Movie Review: 300 (R)
Category: 300 Reviews | Posted by: stagewomanjen
Article Date: March 18, 2007 | Publication: Hollywood.com | Author: Scott Huver
Merging cutting-edge cinematic razzle dazzle with resonant themes of honor, courage and sacrifice, 300 builds yet another visually thrilling and viscerally satisfying film.
Built from comic book auteur Frank Miller’s (Sin City) rock solid foundations, 300 is based on his vision on the 1962 film The 300 Spartans filtered through the same tough-as-nails pulp sensibility that populates most of his comics work. Leaving such leaden wannabe sword-and-sandal epics like Troy and Alexander in the historical dust, 300 reworks the real-life legendary tale of the Battle of Thermopylae, in which a battalion of 300 elite Spartan soldiers heroically hold the line to protect ancient Greece from the invading Persian hordes. The story focuses on the Spartan King Leonidas (Gerard Butler), who must not only lead his small cadre of troops--each one honored since childhood into a razor-sharp, battle-relishing warrior—into a battle they are unlikely to survive, but he must also fight for the fate of Greece and its democratic ideals. As the bizarre, seemingly endless marauding legions of the tyrant Xerxes (Rodrigo Santoro) descend upon the Hot Gates—a narrow passageway into Greece that Leonidas’ miniscule band can most ably defend—the soldiers take up arms without the usual post-modern anti-war hand-wringing that most war epics indulge in. These soldiers are both bred for battle and fighting a good fight and the film focuses squarely on the highly charged action. Meanwhile, in a new plotline created specifically for the movie, his equally noble and faithful queen Gorgo (Lena Headey) takes up arms in a more symbolic way as she also tries to keep democracy alive by taking on the political warlords of Sparta to secure relief for her husband’s troops.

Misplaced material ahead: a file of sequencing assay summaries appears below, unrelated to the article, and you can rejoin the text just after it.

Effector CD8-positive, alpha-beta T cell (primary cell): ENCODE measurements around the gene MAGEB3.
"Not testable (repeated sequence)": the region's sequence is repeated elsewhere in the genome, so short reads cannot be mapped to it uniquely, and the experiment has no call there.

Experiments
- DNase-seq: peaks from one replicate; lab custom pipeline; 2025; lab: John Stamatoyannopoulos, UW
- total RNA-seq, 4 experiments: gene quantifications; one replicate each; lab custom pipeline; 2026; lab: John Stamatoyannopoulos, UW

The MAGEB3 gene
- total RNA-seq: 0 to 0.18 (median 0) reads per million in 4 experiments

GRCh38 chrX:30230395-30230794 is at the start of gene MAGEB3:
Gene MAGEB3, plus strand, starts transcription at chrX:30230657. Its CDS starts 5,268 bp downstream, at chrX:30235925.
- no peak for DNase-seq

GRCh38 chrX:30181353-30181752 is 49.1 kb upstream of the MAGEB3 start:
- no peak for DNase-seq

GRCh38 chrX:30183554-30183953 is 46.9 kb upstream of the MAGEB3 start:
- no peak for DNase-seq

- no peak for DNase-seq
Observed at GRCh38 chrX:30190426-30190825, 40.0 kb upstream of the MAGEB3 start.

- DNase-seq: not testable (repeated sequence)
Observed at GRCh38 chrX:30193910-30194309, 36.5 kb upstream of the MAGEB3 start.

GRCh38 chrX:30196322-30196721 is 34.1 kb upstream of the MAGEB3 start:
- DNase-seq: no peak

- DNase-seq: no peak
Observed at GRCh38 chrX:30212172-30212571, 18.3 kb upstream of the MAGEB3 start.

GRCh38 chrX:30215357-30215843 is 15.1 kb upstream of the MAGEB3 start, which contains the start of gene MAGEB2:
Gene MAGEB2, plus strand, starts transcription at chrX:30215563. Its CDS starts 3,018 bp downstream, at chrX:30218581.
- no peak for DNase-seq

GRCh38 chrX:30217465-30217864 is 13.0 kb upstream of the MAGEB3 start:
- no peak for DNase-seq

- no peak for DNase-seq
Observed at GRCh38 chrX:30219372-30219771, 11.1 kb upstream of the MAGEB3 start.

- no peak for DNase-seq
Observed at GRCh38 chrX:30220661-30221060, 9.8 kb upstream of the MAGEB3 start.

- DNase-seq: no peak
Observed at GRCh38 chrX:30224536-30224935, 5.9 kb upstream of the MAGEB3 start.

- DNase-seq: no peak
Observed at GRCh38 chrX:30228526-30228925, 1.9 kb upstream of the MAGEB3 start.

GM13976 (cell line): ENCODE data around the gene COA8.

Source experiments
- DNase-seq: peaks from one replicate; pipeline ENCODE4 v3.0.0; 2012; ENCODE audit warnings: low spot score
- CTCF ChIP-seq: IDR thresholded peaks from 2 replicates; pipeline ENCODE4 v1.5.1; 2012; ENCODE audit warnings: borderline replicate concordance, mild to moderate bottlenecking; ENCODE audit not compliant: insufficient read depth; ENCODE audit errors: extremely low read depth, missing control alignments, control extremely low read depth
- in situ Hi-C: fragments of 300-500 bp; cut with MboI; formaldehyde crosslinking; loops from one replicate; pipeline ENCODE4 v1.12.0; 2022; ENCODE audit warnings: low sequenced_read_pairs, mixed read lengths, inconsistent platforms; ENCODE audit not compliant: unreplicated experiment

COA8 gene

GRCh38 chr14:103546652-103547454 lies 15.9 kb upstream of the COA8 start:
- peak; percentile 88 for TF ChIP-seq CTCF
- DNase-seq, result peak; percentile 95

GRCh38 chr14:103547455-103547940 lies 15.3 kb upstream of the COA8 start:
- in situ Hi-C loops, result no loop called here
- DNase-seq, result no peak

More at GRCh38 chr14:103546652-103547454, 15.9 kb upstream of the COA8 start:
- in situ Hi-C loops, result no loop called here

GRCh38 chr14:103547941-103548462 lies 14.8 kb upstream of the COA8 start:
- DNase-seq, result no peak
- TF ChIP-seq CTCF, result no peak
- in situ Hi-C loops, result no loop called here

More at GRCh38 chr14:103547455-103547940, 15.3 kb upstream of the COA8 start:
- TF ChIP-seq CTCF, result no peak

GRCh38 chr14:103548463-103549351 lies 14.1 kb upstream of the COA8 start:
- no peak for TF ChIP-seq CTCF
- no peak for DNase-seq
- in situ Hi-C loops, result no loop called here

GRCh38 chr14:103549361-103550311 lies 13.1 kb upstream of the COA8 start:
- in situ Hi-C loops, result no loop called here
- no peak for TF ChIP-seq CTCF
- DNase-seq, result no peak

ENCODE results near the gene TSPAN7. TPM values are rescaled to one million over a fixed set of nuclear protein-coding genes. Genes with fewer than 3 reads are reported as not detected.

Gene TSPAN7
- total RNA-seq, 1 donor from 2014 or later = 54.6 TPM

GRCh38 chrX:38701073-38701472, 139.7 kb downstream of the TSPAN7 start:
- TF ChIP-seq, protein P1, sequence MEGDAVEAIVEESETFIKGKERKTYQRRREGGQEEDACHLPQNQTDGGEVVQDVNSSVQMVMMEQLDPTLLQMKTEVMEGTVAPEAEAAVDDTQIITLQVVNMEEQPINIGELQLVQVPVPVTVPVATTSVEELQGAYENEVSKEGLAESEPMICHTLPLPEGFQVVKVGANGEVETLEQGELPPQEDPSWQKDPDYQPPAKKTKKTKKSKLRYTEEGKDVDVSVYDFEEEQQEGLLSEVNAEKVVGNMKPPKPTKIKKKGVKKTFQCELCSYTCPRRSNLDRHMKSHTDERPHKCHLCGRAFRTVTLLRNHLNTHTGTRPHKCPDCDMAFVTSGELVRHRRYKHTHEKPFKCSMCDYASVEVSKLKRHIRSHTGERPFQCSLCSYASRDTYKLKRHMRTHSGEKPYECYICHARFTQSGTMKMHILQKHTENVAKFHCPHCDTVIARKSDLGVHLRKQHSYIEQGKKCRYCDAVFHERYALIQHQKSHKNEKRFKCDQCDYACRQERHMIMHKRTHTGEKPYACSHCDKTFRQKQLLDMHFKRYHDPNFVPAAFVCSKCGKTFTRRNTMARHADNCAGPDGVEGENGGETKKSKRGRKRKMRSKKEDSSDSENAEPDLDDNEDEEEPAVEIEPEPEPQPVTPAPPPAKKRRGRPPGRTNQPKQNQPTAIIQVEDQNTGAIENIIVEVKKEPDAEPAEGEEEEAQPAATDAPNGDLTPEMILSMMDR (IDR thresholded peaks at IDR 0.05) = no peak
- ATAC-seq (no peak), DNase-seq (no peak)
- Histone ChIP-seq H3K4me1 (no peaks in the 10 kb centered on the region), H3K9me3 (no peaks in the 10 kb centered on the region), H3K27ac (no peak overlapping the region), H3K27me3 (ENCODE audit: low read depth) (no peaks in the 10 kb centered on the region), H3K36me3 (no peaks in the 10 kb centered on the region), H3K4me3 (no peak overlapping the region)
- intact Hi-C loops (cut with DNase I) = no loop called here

Butler has become a familiar and welcome on-screen presence in such films as The Phantom of the Opera and Reign of Fire, but there has been little on his mainstream movie resume to suggest the kind of bravura fire he brings to the role of Leonidas. This is the stuff of an actor announcing himself to the audience in a major way, akin to Daniel Craig’s star-making turn as James Bond. In a big, bold performance that could have gone awry in any number of ways, Butler plays even the highest pitched notes like a concerto, perfectly capturing the king’s bravado, bombast, cunning, compassion and passion each step of the way. Headey is his ideal match, imbuing the queen with more steel and nobility in a handful of scenes than most actresses can summon to carry entire films. Fans of Lost and Brazilian cinema will be hard-pressed to even recognize Santoro, whose earnest, pretty handsomeness is radically transformed into Xerxes’ exotic, borderline freakish form, personifying a terrifying yet seductive force of corruption and evil that spreads like a cancer across the earth. And don’t forget to add in the most impressive array of rock-hard abs on cinematic display since, well, ever (think Brad Pitt in Troy times 300).
Even bolstered by canny casting choices and their washboard stomachs, helmer Zack Snyder (Dawn of the Dead) is the true, undisputable star of 300, establishing himself firmly as a director whose work demands to be watched. With a kinetic sensibility that’s akin to Quentin Tarantino and John Woo and using CGI technology to its utmost effects, both subtle and dynamic, Snyder creates a compelling, fully formed world that the audience is eager to explore. Snyder doesn’t literally match Miller’s signature artwork as meticulously as director Robert Rodriguez did with Sin City. Instead, Snyder captures Miller’s essence, be it raw brutality, majestic size and scope, the exotic and otherworldly, carnal physicality or hideous deformity--even seemingly antiquated and potentially off-putting techniques like the repeated use of slow-motion are put to fresh effect, making every blow and cut seem crucial. Yet even in the visual glorification of some of the most bloody and violent conflicts ever put to film, Snyder infuses the tale—which ultimately is one big, glorious testosterone-soaked fight sequence—with the sense of honor and sacrifice which characterizes the most noble of war efforts. Yes, war can be hell, but this is a case where some like it hot.
3.5 of 4 stars